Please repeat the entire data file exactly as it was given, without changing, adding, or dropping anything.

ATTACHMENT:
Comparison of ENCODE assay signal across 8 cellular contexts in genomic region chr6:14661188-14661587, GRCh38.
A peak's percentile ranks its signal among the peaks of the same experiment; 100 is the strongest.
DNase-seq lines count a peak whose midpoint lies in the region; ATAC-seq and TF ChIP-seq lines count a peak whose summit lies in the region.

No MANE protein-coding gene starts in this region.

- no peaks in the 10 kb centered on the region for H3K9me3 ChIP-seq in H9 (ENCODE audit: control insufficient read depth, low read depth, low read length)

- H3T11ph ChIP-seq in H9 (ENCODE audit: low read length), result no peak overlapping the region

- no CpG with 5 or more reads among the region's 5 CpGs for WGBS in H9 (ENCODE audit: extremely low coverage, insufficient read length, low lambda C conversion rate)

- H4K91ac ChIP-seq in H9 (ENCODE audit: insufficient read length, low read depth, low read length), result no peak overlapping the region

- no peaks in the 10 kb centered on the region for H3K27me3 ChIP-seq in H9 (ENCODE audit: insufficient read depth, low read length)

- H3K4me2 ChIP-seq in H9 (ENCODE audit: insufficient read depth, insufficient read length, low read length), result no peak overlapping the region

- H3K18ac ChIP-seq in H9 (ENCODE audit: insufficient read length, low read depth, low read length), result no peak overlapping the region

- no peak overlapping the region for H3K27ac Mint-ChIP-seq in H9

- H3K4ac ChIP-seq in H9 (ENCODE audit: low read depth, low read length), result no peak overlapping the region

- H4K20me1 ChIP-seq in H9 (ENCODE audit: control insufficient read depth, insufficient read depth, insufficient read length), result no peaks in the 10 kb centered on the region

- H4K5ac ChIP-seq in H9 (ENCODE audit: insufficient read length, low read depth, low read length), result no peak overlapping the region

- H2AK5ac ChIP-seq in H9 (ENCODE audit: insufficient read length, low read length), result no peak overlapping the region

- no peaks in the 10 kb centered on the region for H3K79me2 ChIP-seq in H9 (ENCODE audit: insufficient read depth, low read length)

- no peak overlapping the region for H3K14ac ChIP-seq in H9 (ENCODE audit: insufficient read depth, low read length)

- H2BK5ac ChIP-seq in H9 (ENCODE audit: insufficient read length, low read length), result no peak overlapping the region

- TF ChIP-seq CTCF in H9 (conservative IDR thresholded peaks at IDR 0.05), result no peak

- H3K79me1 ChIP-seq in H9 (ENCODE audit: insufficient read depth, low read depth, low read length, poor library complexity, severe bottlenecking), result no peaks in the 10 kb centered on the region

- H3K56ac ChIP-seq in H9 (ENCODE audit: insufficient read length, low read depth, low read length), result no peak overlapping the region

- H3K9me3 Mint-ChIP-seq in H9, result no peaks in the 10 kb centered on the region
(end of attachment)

Comparison of ENCODE assay signal across 8 cellular contexts in genomic region chr6:14661188-14661587, GRCh38.
A peak's percentile ranks its signal among the peaks of the same experiment; 100 is the strongest.
DNase-seq lines count a peak whose midpoint lies in the region; ATAC-seq and TF ChIP-seq lines count a peak whose summit lies in the region.

No MANE protein-coding gene starts in this region.

- no peaks in the 10 kb centered on the region for H3K9me3 ChIP-seq in H9 (ENCODE audit: control insufficient read depth, low read depth, low read length)

- H3T11ph ChIP-seq in H9 (ENCODE audit: low read length), result no peak overlapping the region

- no CpG with 5 or more reads among the region's 5 CpGs for WGBS in H9 (ENCODE audit: extremely low coverage, insufficient read length, low lambda C conversion rate)

- H4K91ac ChIP-seq in H9 (ENCODE audit: insufficient read length, low read depth, low read length), result no peak overlapping the region

- no peaks in the 10 kb centered on the region for H3K27me3 ChIP-seq in H9 (ENCODE audit: insufficient read depth, low read length)

- H3K4me2 ChIP-seq in H9 (ENCODE audit: insufficient read depth, insufficient read length, low read length), result no peak overlapping the region

- H3K18ac ChIP-seq in H9 (ENCODE audit: insufficient read length, low read depth, low read length), result no peak overlapping the region

- no peak overlapping the region for H3K27ac Mint-ChIP-seq in H9

- H3K4ac ChIP-seq in H9 (ENCODE audit: low read depth, low read length), result no peak overlapping the region

- H4K20me1 ChIP-seq in H9 (ENCODE audit: control insufficient read depth, insufficient read depth, insufficient read length), result no peaks in the 10 kb centered on the region

- H4K5ac ChIP-seq in H9 (ENCODE audit: insufficient read length, low read depth, low read length), result no peak overlapping the region

- H2AK5ac ChIP-seq in H9 (ENCODE audit: insufficient read length, low read length), result no peak overlapping the region

- no peaks in the 10 kb centered on the region for H3K79me2 ChIP-seq in H9 (ENCODE audit: insufficient read depth, low read length)

- no peak overlapping the region for H3K14ac ChIP-seq in H9 (ENCODE audit: insufficient read depth, low read length)

- H2BK5ac ChIP-seq in H9 (ENCODE audit: insufficient read length, low read length), result no peak overlapping the region

- TF ChIP-seq CTCF in H9 (conservative IDR thresholded peaks at IDR 0.05), result no peak

- H3K79me1 ChIP-seq in H9 (ENCODE audit: insufficient read depth, low read depth, low read length, poor library complexity, severe bottlenecking), result no peaks in the 10 kb centered on the region

- H3K56ac ChIP-seq in H9 (ENCODE audit: insufficient read length, low read depth, low read length), result no peak overlapping the region

- H3K9me3 Mint-ChIP-seq in H9, result no peaks in the 10 kb centered on the region